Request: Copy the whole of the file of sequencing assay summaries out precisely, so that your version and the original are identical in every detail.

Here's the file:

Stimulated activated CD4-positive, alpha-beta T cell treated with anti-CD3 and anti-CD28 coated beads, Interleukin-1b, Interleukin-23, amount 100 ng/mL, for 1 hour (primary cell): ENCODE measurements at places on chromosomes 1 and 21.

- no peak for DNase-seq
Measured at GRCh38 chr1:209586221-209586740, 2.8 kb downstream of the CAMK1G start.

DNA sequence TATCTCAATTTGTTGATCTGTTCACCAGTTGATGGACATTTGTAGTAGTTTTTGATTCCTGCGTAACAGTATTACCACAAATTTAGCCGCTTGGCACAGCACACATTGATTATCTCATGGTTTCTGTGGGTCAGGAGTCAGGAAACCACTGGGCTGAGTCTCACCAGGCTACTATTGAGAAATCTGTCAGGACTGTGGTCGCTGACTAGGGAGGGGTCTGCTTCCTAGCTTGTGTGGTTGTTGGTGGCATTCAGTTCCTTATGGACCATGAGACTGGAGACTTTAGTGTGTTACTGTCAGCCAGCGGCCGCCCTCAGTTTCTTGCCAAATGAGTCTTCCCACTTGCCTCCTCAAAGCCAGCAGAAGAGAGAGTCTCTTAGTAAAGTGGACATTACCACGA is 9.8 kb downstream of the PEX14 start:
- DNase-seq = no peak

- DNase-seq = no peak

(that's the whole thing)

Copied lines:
Stimulated activated CD4-positive, alpha-beta T cell treated with anti-CD3 and anti-CD28 coated beads, Interleukin-1b, Interleukin-23, amount 100 ng/mL, for 1 hour (primary cell): ENCODE measurements at places on chromosomes 1 and 21.

- no peak for DNase-seq
Measured at GRCh38 chr1:209586221-209586740, 2.8 kb downstream of the CAMK1G start.

DNA sequence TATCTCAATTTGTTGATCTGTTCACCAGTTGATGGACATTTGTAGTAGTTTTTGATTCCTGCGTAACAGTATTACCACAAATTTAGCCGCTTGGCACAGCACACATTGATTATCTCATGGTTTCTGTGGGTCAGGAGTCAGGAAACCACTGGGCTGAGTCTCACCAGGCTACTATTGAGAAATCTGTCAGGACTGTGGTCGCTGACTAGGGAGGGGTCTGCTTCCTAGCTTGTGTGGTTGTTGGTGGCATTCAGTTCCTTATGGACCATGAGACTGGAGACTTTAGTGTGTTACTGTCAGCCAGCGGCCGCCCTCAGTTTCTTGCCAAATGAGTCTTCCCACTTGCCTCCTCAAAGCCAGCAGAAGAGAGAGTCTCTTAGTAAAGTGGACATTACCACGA is 9.8 kb downstream of the PEX14 start:
- DNase-seq = no peak

- DNase-seq = no peak